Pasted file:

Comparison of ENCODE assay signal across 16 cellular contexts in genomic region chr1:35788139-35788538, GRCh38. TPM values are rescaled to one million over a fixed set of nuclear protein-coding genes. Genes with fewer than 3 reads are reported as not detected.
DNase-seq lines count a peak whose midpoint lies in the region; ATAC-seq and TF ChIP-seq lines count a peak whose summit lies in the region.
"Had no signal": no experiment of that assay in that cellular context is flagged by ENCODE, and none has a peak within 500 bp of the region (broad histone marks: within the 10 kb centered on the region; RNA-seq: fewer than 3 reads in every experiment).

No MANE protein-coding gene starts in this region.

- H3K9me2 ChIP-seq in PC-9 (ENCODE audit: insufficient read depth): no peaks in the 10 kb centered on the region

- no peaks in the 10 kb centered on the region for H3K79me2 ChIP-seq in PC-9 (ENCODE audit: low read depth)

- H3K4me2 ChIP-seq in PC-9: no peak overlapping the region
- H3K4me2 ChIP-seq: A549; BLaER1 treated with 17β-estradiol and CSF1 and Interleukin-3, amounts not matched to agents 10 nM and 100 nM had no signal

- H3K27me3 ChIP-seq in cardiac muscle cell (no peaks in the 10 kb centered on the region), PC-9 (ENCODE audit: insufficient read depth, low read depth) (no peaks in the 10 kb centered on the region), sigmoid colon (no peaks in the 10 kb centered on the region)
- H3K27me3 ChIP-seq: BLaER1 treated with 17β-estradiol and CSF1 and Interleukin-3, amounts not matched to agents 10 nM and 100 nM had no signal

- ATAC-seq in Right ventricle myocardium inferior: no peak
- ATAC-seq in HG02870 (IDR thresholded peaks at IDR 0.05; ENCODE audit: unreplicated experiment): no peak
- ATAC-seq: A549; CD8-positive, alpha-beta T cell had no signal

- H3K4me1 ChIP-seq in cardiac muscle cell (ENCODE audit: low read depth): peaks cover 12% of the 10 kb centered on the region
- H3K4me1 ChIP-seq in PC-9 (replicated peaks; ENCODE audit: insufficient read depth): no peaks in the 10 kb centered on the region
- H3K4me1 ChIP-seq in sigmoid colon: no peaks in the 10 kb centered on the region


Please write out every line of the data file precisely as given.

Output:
Comparison of ENCODE assay signal across 16 cellular contexts in genomic region chr1:35788139-35788538, GRCh38. TPM values are rescaled to one million over a fixed set of nuclear protein-coding genes. Genes with fewer than 3 reads are reported as not detected.
DNase-seq lines count a peak whose midpoint lies in the region; ATAC-seq and TF ChIP-seq lines count a peak whose summit lies in the region.
"Had no signal": no experiment of that assay in that cellular context is flagged by ENCODE, and none has a peak within 500 bp of the region (broad histone marks: within the 10 kb centered on the region; RNA-seq: fewer than 3 reads in every experiment).

No MANE protein-coding gene starts in this region.

- H3K9me2 ChIP-seq in PC-9 (ENCODE audit: insufficient read depth): no peaks in the 10 kb centered on the region

- no peaks in the 10 kb centered on the region for H3K79me2 ChIP-seq in PC-9 (ENCODE audit: low read depth)

- H3K4me2 ChIP-seq in PC-9: no peak overlapping the region
- H3K4me2 ChIP-seq: A549; BLaER1 treated with 17β-estradiol and CSF1 and Interleukin-3, amounts not matched to agents 10 nM and 100 nM had no signal

- H3K27me3 ChIP-seq in cardiac muscle cell (no peaks in the 10 kb centered on the region), PC-9 (ENCODE audit: insufficient read depth, low read depth) (no peaks in the 10 kb centered on the region), sigmoid colon (no peaks in the 10 kb centered on the region)
- H3K27me3 ChIP-seq: BLaER1 treated with 17β-estradiol and CSF1 and Interleukin-3, amounts not matched to agents 10 nM and 100 nM had no signal

- ATAC-seq in Right ventricle myocardium inferior: no peak
- ATAC-seq in HG02870 (IDR thresholded peaks at IDR 0.05; ENCODE audit: unreplicated experiment): no peak
- ATAC-seq: A549; CD8-positive, alpha-beta T cell had no signal

- H3K4me1 ChIP-seq in cardiac muscle cell (ENCODE audit: low read depth): peaks cover 12% of the 10 kb centered on the region
- H3K4me1 ChIP-seq in PC-9 (replicated peaks; ENCODE audit: insufficient read depth): no peaks in the 10 kb centered on the region
- H3K4me1 ChIP-seq in sigmoid colon: no peaks in the 10 kb centered on the region